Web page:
Orginally written April 19, 2012.
Kal'dorei lands always made discerning the time of day difficult. The sky was awash in twilight colors, and hues of gray, purple, blue and pale white often, in Arialynn's mind, hinted at dawn or dusk. But she knew the true hour to still be early, too early for rest.
She sat in repose, a shealthed sword against her shoulder, a shield and mace on-hand. Her legs remained in front of her, bent just enough to relax the muscle and avoid the pinch of metal. Plate armor was hardly condusive to sitting, and was often more of a hindrence in non-battle situations. But the lady knight was familiar with periods of wait, and so she sat without complaint, her eyes on the nearby Teldrassil shore.
It was her shift to stand watch, and she took the opportunity to reflect. Every muscle and fiber of her being felt the burden of the passing week's stresses, and her mind was not without its own fatigue. The Choir was an enemy that the Templars were unsuited to battle, and that shortcoming had taxed each Templar to their personal limit, the lady knight included. She knew that the Rose had many more mountains to climb before it could fulfill every tenant of its charter, the passing weeks painted those weaknesses in sharper clarity.
A part of her was grateful for the test of mettle, and another part prepared itself for the days of healing and rebuilding ahead.
A kal'dorei patrol passed by on the shore. Arialynn watched them, noting their armor and weapons. By her own knowledge and experience, the guards appeared genuine. But her eyes watched them nonetheless, and took note of their path. Her mind, though tired, calculated the time it took for them to finish the patrol, and to start anew. Earlier, she noted the change of the guard, and became as familiar with their faces as her distance and limited vision would allow.
With cultists, she had learned, it was wise to note routine, and remain vigilant for the out-of-the-ordinary. But the Choir had been silent, if only watchful in the passing days. It seems that the cultists waited, measured the Templars' actions. It made the war between them simpler as well as more complex.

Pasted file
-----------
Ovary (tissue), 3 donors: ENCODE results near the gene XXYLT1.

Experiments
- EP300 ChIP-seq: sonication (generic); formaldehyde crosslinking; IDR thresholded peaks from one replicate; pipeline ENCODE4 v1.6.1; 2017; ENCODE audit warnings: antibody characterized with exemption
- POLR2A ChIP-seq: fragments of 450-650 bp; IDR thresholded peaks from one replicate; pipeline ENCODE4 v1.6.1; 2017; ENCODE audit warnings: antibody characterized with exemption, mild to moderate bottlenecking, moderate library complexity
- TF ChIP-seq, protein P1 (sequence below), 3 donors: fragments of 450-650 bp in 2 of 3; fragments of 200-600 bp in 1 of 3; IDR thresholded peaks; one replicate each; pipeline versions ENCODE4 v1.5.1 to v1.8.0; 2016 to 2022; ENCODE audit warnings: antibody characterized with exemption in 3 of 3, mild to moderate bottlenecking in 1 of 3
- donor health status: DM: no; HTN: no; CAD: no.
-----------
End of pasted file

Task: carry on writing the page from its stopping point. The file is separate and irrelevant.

Arialynn herself remained on the eleven skiff the Templars hastily procurred for this mission. It was decided best to remain mobile, and she herself broke away from the chains of Theramore, of politics and diplomacy, of standing over the war table and discerning letter upon letter, guildstone voice upon voice. In Theramore, she felt cut off, limited, sheltered. In the field, she knew the Templars who guarded the cultist prisoner were safe, and that the mission remained on-task. In Theramore, she stood in wait. Waiting. Listening. Waiting for word. Listening for failure or success.
Recent years caught up to her. Could she be the general? Were the Templars suited for such guerrila warfare? Dragonblight, though a larger campaign, was simpler on so many accounts. The enemy and objective as clear, there was no search. Only battle, waged on the stark white battlefield, with no question where and when to strike, and when to withhold the fist and extend the open hand.
The lady knight knew that she had extended the hand and fist multiple times in the passing days. The Templars navigated rocky terrain, and the consequences of all their actions were still unclear. Their movements were like ripples, but the lake in which the water bobbed and waved was filled with obstacles. The ripples did not extend in a circular wake, but moved unexpectedly – shifting around obstacles, changing direction or halting entirely. It was a bizarre set of weeks, one that Arialynn knew would remain with her and others for a lifetime.
Hours passed in her vigil, she heard the other Templars stir from rest. The prisoner lay motionless. The twilight sky hung overhead, keeping the true hour like a hushed secret.
At her shoulder, a sword lay. It was the fist, on-hand if need be.
Leaned against her left side, the shield waited. At her belt, a simple hammer lay silent. They were the open hand, if need be.
Arialynn waited, her eyes on the shore, the passers by, the ships, the surroundings. Deep within her mind, she knew that the opportunities to make that choice were both near today and far to come.